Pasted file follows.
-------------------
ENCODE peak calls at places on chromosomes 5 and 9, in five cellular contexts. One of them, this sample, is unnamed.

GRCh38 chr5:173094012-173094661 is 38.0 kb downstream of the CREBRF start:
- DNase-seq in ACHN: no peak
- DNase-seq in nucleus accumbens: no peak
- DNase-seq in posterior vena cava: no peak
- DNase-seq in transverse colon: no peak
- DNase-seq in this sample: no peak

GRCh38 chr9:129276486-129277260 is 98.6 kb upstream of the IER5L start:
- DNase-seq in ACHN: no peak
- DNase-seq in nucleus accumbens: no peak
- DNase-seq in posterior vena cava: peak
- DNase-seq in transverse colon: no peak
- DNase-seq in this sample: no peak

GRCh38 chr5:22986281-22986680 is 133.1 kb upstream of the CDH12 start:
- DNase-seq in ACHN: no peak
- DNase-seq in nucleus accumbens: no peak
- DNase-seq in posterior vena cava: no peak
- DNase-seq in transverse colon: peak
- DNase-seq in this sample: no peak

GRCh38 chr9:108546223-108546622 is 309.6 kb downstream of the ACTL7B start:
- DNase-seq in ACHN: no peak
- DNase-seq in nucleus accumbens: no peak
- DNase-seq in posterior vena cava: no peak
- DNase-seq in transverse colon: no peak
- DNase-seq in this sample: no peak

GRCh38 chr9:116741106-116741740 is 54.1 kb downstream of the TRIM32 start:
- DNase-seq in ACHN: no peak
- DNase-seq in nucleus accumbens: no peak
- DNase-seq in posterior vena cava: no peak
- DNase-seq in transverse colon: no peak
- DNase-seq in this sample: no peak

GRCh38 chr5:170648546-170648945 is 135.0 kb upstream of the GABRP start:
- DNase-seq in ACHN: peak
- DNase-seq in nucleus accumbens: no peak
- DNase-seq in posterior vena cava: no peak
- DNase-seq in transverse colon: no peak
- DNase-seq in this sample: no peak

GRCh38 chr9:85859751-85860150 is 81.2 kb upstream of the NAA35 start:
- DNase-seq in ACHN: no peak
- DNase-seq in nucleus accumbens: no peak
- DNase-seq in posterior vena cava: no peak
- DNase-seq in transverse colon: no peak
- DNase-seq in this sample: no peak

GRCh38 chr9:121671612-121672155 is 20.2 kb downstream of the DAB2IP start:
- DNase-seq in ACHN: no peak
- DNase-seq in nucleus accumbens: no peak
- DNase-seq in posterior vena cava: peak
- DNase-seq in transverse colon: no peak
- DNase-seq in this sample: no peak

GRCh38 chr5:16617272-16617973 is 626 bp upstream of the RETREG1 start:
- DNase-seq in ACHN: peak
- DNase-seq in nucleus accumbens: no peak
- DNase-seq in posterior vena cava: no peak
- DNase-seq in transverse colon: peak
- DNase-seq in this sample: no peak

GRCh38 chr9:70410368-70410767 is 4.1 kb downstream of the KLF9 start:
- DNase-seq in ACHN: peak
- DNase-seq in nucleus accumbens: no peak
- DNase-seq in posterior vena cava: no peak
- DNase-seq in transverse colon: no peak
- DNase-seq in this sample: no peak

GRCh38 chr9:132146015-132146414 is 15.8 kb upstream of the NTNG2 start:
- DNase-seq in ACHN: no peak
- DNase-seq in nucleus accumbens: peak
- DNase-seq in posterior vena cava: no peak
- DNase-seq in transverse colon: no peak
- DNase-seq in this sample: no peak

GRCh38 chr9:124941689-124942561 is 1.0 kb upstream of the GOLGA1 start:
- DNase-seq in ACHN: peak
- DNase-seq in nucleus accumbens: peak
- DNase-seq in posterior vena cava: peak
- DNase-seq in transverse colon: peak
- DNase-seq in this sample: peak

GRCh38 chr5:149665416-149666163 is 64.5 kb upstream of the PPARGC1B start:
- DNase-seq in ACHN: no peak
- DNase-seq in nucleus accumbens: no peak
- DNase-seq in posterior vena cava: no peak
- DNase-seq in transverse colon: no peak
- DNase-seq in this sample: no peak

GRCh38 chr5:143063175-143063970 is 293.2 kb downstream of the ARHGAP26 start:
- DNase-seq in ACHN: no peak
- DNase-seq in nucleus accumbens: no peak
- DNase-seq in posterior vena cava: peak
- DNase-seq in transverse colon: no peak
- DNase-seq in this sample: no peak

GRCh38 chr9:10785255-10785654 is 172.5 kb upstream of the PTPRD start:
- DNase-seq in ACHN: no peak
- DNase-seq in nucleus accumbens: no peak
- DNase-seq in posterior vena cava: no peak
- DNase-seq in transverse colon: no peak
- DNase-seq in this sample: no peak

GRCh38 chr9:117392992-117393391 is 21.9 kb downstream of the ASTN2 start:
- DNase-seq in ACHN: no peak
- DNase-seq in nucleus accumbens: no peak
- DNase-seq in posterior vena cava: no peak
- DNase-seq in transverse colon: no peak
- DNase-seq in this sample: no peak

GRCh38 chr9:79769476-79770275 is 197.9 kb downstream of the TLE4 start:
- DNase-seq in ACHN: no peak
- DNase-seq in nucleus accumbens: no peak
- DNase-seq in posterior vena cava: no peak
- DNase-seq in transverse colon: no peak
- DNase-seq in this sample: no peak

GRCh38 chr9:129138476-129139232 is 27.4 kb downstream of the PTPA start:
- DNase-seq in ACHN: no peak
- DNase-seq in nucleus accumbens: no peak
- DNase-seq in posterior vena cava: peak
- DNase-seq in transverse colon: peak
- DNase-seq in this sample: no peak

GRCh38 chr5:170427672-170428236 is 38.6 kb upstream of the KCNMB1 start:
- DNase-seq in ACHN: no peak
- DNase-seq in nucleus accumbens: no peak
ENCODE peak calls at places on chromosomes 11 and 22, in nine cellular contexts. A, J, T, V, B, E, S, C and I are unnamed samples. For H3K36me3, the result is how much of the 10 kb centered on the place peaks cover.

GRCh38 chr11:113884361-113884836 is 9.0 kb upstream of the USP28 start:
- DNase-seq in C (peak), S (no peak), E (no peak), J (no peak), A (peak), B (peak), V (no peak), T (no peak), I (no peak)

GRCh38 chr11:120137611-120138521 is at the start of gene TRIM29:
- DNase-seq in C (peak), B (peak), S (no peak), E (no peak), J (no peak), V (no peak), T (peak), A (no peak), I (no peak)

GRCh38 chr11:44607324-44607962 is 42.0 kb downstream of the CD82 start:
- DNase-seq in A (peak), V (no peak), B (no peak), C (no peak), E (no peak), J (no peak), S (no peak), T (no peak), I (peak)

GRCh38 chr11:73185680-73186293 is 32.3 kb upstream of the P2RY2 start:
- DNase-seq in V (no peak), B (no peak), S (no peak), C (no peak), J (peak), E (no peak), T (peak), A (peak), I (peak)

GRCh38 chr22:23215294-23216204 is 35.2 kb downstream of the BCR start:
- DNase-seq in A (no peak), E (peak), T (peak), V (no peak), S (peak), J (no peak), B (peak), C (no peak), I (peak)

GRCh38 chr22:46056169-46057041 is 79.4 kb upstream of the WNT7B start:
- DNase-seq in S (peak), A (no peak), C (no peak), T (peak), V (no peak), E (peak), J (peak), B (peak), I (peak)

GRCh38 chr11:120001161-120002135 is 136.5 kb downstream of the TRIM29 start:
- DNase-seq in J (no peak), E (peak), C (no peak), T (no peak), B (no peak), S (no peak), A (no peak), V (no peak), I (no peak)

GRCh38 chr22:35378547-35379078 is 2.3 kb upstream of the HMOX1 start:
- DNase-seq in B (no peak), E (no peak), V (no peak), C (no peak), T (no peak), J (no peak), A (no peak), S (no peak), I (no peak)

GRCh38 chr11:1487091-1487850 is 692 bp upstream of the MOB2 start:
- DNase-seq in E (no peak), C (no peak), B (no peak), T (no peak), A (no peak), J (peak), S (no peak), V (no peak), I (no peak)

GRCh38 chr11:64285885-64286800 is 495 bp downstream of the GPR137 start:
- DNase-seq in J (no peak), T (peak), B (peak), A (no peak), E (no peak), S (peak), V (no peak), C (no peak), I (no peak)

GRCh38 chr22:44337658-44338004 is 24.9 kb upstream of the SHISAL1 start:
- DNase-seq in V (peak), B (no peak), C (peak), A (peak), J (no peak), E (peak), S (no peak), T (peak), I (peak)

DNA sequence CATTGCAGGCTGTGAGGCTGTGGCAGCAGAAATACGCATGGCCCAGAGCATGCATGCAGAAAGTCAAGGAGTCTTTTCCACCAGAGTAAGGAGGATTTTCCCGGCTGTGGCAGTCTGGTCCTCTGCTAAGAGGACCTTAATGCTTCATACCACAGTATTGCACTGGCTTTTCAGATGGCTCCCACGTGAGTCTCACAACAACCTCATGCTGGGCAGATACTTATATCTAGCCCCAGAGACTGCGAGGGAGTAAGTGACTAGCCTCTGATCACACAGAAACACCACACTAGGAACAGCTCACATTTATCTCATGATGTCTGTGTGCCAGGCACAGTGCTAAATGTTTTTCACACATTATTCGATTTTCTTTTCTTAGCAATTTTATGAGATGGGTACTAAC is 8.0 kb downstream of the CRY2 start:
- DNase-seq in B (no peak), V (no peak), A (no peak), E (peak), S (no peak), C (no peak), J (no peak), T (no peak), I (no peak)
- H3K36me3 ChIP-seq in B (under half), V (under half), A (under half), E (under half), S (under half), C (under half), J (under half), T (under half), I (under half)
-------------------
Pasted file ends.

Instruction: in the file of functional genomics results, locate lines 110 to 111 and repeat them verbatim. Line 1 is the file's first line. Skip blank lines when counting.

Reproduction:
GRCh38 chr5:170427672-170428236 is 38.6 kb upstream of the KCNMB1 start:
- DNase-seq in ACHN: no peak